My illness defines me. But it wasn’t always that way. What I didn’t realize on April 16, 2002, the day I was diagnosed with a severe form of Inflammatory Bowel Disease, was that I was not only forced into a quite unwelcome BFF relationship with my illness, but that I would literally need to relearn every instinct, every emotion and the entirety of my sense of purpose in order to survive. Lifelong goals were replaced with a new reality while a previously untainted sense of confidence was replaced with incontinence, pain and fear. It was nearly a decade before I woke up from my nightmare. I like to think of that day as a rebirth of my mind. That day was March 15, 2011: it was the day I almost died.
A team of doctors and nurses saved me that day, literally returning air to my lungs and life to my body. But that was really just the beginning. Within two weeks, I found myself in a PACU, once again rising from the dead after a nearly five-hour long surgery to remove my large intestine, rectum and create an ileostomy bag that would recreate a new way of life for me. It’s been more than five years since that first surgery, and my illness has only become more complex. I’ve found myself in the OR for major surgical interventions seven times since that day, and have spent months of my life hooked up to IVs and machines. The hospital has become a second home; the nurses and doctors my new best friends. But something has also happened since that day, something that I didn’t see coming: I began to feel like the luckiest girl alive.
Some of you reading this will just know what I mean because you, too, walk this walk and talk this talk. But for those of you able-bodied friends out there, I’m going to try to do something impossible. I’m going to give you just a few examples of many, in an effort to convince you of why I would never trade my life for yours:
- Despite all of the ugliness in the world, I still believe in the compassionate nature of the human condition. Last week, I sat in a room with three doctors and three nurses as we watched some of my unborn baby’s last moments on an ultrasound screen. It was my first time meeting most of them, yet every last person in that room shed tears right along with me, and embraced me like I’ve known them my entire life. My experience became theirs, too, as they transformed the most heartbreaking moment of my life into a moment I will never want to forget. It was just one moment of many: the time my surgeon cried in my hospital bed as he disclosed yet another post-operative complication, or the time my nurse took her day off to visit me in a hospital that was far from the one where she worked. These people have torn off their armor and have shown me their bare emotions; through my pain I have seen their compassion and through my weakness, they have showed me their humanity.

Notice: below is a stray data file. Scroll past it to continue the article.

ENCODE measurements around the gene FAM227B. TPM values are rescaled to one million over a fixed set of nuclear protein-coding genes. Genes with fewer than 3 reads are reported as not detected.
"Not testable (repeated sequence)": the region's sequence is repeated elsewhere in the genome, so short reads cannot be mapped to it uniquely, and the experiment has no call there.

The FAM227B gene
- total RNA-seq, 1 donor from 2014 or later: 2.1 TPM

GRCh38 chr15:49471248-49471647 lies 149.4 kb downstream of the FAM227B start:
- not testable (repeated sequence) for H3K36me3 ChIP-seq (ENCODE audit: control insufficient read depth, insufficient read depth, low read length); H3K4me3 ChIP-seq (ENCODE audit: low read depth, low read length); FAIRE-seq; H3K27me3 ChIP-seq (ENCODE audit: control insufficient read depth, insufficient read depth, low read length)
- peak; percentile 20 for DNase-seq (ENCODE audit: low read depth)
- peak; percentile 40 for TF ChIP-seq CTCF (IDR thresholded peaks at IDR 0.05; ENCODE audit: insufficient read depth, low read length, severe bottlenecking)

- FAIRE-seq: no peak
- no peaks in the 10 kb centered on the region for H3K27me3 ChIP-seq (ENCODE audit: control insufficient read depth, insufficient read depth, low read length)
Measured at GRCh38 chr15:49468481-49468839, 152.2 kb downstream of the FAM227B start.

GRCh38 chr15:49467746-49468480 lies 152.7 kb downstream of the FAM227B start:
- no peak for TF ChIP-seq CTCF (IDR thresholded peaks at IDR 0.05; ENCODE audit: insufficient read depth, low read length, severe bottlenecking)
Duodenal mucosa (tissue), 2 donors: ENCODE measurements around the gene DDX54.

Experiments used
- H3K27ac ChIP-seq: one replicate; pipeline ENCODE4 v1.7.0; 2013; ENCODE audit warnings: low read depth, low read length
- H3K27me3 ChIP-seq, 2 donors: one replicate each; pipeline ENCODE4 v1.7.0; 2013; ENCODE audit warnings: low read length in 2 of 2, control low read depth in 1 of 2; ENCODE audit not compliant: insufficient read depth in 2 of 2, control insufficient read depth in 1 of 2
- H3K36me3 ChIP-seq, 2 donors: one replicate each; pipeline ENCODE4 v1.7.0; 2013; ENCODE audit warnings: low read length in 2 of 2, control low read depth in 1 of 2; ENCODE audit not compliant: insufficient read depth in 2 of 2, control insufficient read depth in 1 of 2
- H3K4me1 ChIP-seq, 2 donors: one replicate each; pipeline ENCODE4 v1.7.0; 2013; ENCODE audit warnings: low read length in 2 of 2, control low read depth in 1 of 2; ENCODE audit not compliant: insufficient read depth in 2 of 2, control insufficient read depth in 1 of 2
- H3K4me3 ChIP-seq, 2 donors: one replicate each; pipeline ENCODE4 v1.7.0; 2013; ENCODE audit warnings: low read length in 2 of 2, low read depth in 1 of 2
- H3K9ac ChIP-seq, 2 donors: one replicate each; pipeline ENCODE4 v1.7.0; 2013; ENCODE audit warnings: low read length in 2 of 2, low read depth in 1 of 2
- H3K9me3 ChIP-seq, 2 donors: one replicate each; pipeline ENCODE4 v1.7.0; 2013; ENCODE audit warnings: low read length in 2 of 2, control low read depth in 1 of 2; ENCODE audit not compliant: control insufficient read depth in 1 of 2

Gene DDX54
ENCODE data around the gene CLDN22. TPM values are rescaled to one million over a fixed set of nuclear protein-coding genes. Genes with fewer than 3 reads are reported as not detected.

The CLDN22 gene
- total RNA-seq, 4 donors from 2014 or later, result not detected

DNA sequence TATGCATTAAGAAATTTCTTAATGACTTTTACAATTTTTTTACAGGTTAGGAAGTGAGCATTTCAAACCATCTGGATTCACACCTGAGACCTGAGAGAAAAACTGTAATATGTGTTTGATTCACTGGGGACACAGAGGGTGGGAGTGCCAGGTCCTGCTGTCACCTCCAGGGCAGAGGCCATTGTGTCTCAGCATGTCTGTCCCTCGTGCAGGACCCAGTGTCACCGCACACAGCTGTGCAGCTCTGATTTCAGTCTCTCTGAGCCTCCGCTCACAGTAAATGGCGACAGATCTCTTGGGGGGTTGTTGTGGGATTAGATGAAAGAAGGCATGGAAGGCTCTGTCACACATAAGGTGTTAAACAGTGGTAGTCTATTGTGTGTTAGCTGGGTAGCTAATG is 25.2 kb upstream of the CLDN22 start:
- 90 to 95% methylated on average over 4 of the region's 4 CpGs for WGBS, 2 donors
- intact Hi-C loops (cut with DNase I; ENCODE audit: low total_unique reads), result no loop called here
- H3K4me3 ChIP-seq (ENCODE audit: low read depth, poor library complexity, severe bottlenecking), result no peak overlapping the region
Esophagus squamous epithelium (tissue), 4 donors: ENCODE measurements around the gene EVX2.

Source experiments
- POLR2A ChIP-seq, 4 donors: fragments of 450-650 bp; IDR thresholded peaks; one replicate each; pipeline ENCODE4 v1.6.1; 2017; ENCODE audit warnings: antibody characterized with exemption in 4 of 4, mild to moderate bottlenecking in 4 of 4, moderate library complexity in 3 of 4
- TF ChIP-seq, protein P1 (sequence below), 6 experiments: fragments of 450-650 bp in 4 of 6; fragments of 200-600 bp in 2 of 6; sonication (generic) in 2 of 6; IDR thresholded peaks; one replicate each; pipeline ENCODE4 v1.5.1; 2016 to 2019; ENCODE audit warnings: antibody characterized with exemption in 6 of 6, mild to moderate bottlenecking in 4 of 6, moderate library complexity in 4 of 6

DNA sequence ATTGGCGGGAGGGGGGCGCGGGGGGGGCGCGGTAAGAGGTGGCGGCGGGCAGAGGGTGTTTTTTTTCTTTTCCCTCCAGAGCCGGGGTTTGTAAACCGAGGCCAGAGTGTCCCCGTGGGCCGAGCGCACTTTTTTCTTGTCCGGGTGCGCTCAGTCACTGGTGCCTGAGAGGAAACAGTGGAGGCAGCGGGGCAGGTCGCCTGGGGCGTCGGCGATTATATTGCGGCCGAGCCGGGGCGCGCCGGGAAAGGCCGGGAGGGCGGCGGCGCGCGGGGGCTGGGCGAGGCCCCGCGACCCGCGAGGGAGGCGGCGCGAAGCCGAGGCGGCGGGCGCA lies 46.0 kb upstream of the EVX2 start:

- It’s terribly difficult to have a bad day. Oh, they do happen. More often than I’d like. But in the midst of a storm, no one looks for more rain. When you have days that are so bad, so trying, and so dark, everything seems bright in comparison. I wake up every morning having not a single clue as to whether my day will end on my couch, snuggling my daughter, or in a hospital bed, pleading for a reprieve from my pain. It’s my how, my why, and my what: how each time I wake up in a PACU I spend that day experiencing the deepest kind of gratitude for the existence of the intervention I just received. Why every morning that my daughter wakes up and runs into my arms, a tear of pure joyfulness drips down my cheek. My illness is what transformed my life from one of insatiable searching to one of unthinkable fulfillment.
- I live in a perpetual state of fearlessness. I spent much of my life being confused by the “pain scale,” never knowing how to accurately assess my level of discomfort when “10/10” was a complete mystery to me. I would think about bee stings, or stubbing my toe, and would wonder if those few seconds when I would inevitable scream, “F*%*!,” could define the top of the scale. Well the moment I met that number 10, I knew. But there were a few things so much more important that I learned from my 10/10 experiences: 1. The mind always forgets physical pain. 2. Thanks to modern medicine and pain management teams, 10/10 physical pain is not something you will experience for too long. 3. You realize there is something far worse than death, and death is no longer your worst fear.
In these days where I wake up unsure of where my day will take me physically, I have become in almost complete control of where it will take me emotionally. A kiss from my daughter has become the “old me” equivalent of a perfect SAT score (which I never attained, and which speaks to my point). A drive in the car with the windows rolled down often feels like a sunset sail on turquoise seas. And a bite of my favorite food can bring a smile to my face larger and wiser than the one painted on that face of a girl getting a much-desired 3K diamond engagement ring.
If I could try, perhaps in vain, to explain myself succinctly I would tell you this: the little things have become my everything. And my everything is so much less, yet so much greater than yours.